33. How and when to employ the troops, the commander appointed by you will determine as occasion requires. What you must find is stated in my bill. If, men of Athens, you will furnish the supplies which I mention, and then, after completing your preparations of soldiers, ships, cavalry, will oblige the entire force by law to remain in the service, and, while you become your own paymasters and commissaries, demand from your general an account of his conduct, you will cease to be always discussing the same questions without ending in anything but discussion. 34. Besides, Athenians, not only will you cut off his greatest revenue - What is this? He maintains war against you through the resources of your allies, by his piracies on their navigation - But what next? You will be out of the reach of injury yourselves: he will not do as in time past, when falling upon Lemnos and Imbros he carried off your citizens captive, seizing the vessels at Geraestus he levied an incalculable sum, and lastly, made a descent at Marathon and carried off the sacred galley [the Paralus] from our coast, and you could neither prevent these things nor send help by the appointed time.

35. But how is it, do you think, Athenians, that the Panathenaic and Dionysian festivals take place always at the appointed time, whether expert or unqualified persons be chosen to conduct either of them, festivals on which you expend larger sums than upon any armament, and which are more numerously attended and magnificent than almost anything in the world; while all your armaments arrive too late, as that to Methone, to Pagasai, to Potidaia? 36. Because in the former case everything is ordered by law, and each of you knows long beforehand, who is the choir-master of his tribe, who the gymnastic master, when, from whom, and what he is to receive, and what to do. Nothing there is left unascertained or undefined: whereas in the business of war and its preparations all is irregular, unsettled, indefinite. Therefore, no sooner have we heard anything, than we appoint ship-captains, dispute with them on the exchanges of property, and consider about ways and means; then it is resolved that resident aliens and householders [freedmen] shall embark, then to put yourselves on board instead: 37 but during these days the objects of our expedition are lost; for the time of action we waste in preparation, and favorable moments do not wait for our evasions and delays. The forces that we imagine we possess in the meantime are found, when the crisis comes, utterly insufficient. And Philip has become so arrogant as to send the following letter to the Euboeans:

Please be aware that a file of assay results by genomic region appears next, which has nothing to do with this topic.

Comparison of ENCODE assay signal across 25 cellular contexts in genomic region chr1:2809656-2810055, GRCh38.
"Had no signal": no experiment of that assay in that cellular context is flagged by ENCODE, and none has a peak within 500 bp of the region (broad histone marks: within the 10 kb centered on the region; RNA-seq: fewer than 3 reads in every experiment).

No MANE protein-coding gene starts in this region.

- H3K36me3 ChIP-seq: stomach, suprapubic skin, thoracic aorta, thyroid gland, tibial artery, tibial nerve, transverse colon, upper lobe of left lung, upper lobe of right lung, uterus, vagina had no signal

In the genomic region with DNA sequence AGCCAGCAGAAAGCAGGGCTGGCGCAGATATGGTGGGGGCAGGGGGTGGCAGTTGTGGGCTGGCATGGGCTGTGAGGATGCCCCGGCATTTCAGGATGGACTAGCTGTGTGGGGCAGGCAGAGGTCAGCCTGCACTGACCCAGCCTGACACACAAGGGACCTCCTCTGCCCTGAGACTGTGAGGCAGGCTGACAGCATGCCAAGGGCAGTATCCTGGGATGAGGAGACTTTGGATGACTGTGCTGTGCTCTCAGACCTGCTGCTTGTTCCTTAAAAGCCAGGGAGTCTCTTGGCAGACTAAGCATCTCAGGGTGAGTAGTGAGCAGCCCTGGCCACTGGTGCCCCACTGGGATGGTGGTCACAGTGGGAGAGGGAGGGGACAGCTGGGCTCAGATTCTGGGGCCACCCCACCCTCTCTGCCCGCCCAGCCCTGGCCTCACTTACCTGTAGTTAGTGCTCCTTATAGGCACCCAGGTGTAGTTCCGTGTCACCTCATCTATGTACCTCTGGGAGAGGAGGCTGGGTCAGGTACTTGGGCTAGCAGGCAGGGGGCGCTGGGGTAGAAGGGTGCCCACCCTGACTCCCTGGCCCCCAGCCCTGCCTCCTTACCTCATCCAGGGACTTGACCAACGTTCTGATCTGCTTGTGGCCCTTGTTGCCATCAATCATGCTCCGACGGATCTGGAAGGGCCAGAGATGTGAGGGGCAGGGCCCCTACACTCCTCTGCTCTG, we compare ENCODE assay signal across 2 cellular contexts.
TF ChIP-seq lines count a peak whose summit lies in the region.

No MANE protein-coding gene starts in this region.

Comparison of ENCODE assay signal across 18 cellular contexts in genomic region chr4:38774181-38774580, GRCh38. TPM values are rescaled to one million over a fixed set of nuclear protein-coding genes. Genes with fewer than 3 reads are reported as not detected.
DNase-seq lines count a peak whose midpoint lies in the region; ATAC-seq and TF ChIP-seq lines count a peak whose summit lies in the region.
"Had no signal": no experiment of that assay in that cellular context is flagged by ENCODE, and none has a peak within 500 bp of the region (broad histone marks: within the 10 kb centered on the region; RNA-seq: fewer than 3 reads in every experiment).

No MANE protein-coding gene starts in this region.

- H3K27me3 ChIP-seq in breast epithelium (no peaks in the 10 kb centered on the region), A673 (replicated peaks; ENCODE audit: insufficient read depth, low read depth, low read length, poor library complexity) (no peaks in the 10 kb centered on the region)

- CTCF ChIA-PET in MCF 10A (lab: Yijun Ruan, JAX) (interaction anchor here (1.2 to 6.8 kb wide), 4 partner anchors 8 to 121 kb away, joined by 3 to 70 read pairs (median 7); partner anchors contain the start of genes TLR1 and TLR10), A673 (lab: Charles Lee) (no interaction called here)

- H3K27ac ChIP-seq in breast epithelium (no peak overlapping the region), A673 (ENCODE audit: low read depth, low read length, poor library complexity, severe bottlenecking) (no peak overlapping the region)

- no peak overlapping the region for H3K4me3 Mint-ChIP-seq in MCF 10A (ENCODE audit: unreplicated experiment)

[The letter is read.]

38. Of that which has been read, Athenians, most is true, unhappily true; perhaps not agreeable to hear. And if what one passes over in speaking, to avoid offense, one could pass over in reality, it is right to humor the audience; but if graciousness of speech, where it is out of place, does harm in action, it is shameful, Athenians, to delude ourselves, and by putting off everything unpleasant to miss the time for all operations, 39 and be unable even to understand that skillful makers of war should not follow circumstances, but be in advance of them; that just as a general may be expected to lead his armies, so are men of prudent counsel to guide circumstances, in order that their resolutions may be accomplished, not their motions determined by the event. 40. Yet you, Athenians, with larger means than any people - ships, infantry, cavalry, and revenue - have never up to this day made proper use of any of them; and your war with Philip differs in no respect from the boxing of barbarians. For among them the party struck feels always for the blow; strike him somewhere else, there go his hands again; to be on guard or look his opponent in the face he cannot nor will. It is the same with you. 41. If you hear of Philip in the Chersonese, vote to send relief there; if at Thermopylae, the same; if anywhere else, you run after his heels up and down, and are commanded by him; no plan have you devised for the war, no circumstance do you see beforehand, only when you learn that something is done, or about to be done. Formerly perhaps this was allowable: now it is come to a crisis, to be tolerable no longer. 42. And it seems, men of Athens, as if some god, ashamed for us at our proceedings, has put this activity into Philip. For had he been willing to remain quiet in possession of his conquests and prizes, and attempted nothing further, some of you, I think, would be satisfied with a state of things which brands our nation with the shame of cowardice and the foulest disgrace. But by continually encroaching and grasping after more, he may possibly rouse you, if you have not altogether despaired. 43. I marvel, indeed, that none of you, Athenians, notices with concern and anger that the beginning of this war was to chastise Philip but the end is to protect ourselves against his attacks. One thing is clear: he will not stop unless some one opposes him. And shall we wait for this? And if you dispatch empty galleys and hopes from this or that person, do you think all is well? 44. Shall we not embark? Shall we not sail with at least a part of our national forces, now if not before? Shall we not make a descent upon his coast? Where, then, shall we land? some one asks. The war itself, men of Athens, will discover the rotten parts of his empire, if we make a trial; but if we sit at home, hearing the orators accuse and malign one another, no good can ever be achieved. I think, where a portion of our citizens, though not all, are commissioned with the rest, the gods are favorable, and Fortune aids the struggle: but where you send out a general and an empty decree and hopes, nothing that you desire is done; your enemies laugh at you, and your allies die for fear of such an armament. 46. For it is impossible, utterly impossible, for one man to execute all your wishes: to promise, and assert, and accuse this or that person, is possible; but so your affairs are ruined. For when the general is at the head of wretched, unpaid mercenaries, and when there are those in Athens who lie to you light-heartedly about all that he does, and, on the strength of the tales that you hear, you pass decrees at random, what must you expect?